HIV-1 has also shown enhancement of infection in HT-29 cells when the viruses were pre-opsonized with complements C3 and C9 in seminal fluid. This enhanced rate of infection was almost 2 times greater than infection of HT-29 cells with the virus alone. Subramanian et al., reported that almost 72% of serum samples out of 39 HIV-positive individuals contained complements that were known to enhance the infection. They also suggested that the presence of neutralizing antibody or antibody-dependent cellular cytotoxicity-mediating antibodies in the serum contains infection-enhancing antibodies. The balance between the neutralizing antibodies and infection-enhancing antibodies changes as the disease progresses. During advanced stages of the disease, the proportion of infection-enhancing antibodies are generally higher than neutralizing antibodies. Increase in viral protein synthesis and RNA production have been reported to occur during the complement-mediated enhancement of infection. Cells that are challenged with non-neutralizing levels of complements have been found to have accelerated release of reverse transcriptase and viral progeny. The interaction of anti-HIV antibodies with non-neutralizing complement exposed viruses also aid in binding of the virus and the erythrocytes which can lead to the more efficient delivery of viruses to the immune-compromised organs.
ADE in HIV has raised questions about the risk of infections to volunteers who have taken sub-neutralizing levels of vaccine just like any other viruses that exhibit ADE. Gilbert et al., in 2005 reported that there was no ADE of infection when they used the rgp120 vaccine in phase 1 and 2 trials. It has been emphasized that much research needs to be done in the field of the immune response to HIV-1, information from these studies can be used to produce a more effective vaccine.
Interaction of a virus with antibodies must prevent the virus from attaching to the host cell entry receptors. However, instead of preventing infection of the host cell, this process can facilitate viral infection of immune cells, causing ADE. After binding the virus, the antibody interacts with Fc or complement receptors expressed on certain immune cells. These receptors promote virus-antibody internalization by the immune cells, which should be followed by the virus destruction. However, the virus might escape the antibody complex and start its replication cycle inside the immune cell avoiding the degradation. This happens if the virus is bound to a low-affinity antibody.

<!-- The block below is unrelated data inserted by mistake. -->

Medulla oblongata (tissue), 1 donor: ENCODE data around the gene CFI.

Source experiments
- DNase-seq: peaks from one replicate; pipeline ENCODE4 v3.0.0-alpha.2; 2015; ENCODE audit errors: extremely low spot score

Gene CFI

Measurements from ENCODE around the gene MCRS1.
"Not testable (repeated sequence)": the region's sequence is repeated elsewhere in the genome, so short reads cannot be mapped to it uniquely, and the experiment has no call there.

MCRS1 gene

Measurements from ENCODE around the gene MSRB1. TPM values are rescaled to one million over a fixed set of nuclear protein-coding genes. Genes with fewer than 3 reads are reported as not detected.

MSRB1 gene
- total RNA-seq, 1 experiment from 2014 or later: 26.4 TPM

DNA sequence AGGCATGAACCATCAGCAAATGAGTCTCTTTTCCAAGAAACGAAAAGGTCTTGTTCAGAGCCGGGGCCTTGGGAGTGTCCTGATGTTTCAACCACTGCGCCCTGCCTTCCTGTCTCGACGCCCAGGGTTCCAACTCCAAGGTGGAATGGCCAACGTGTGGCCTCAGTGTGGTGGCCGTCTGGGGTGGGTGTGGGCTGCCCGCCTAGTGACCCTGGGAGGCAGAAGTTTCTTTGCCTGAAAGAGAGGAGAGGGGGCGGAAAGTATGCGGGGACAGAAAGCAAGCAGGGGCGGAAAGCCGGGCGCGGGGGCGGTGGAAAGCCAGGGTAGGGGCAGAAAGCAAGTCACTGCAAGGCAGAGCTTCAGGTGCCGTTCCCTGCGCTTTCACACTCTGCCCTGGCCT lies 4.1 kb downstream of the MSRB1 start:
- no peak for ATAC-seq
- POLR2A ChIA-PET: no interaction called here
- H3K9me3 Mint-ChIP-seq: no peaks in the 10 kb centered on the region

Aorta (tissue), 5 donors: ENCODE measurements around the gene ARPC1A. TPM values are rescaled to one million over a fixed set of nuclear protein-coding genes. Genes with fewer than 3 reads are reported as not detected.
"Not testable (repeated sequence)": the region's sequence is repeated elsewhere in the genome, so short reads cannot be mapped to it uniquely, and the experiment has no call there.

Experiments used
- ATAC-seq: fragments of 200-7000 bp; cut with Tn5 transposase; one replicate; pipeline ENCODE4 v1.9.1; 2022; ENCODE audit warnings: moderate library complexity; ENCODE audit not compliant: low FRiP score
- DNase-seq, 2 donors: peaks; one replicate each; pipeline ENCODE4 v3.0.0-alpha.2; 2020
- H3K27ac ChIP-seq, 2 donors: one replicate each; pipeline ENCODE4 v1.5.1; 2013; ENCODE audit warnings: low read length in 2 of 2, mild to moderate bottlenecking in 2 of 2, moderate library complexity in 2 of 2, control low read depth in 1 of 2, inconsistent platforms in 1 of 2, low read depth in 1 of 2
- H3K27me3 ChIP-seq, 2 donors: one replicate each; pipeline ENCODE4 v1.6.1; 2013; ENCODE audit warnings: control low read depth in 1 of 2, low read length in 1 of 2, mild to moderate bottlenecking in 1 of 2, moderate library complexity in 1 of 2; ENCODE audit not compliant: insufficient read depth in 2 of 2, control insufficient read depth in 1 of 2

Different virus serotypes
There are several possibilities to explain the phenomenon of enhancing intracellular virus survival:
1) Antibodies against a virus of one serotype binds to a virus of a different serotype. The binding is meant to neutralize the virus from attaching to the host cell, but the virus-antibody complex also binds to the Fc-region antibody receptor (FcγR) on the immune cell. The cell internalizes the virus for programmed destruction but the virus avoids it and starts its replication cycle instead.
2) Antibodies against a virus of one serotype binds to a virus of a different serotype, activating the classical pathway of the complement system. The complement cascade system binds C1Q complex attached to the virus surface protein via the antibodies, which in turn bind C1q receptor found on cells, bringing the virus and the cell close enough for a specific virus receptor to bind the virus, beginning infection. This mechanism has been shown for Ebola virus in vitro and some flaviviruses in vivo.
When an antibody to a virus is unable to neutralize the virus, it forms sub-neutralizing virus-antibody complexes. Upon phagocytosis by macrophages or other immune cells, the complex may release the virus due to poor binding with the antibody. This happens during acidification and eventual fusion of the phagosome with lysosomes. The escaped virus begins its replication cycle within the cell, triggering ADE.
- Original antigenic sin
- Vaccine adverse event
- Other ways in which antibodies can (unusually) make an infection worse instead of better
- Blocking antibody, which can be either good or bad, depending on circumstances
- Hook effect, most relevant to in vitro tests but known to have some in vivo relevances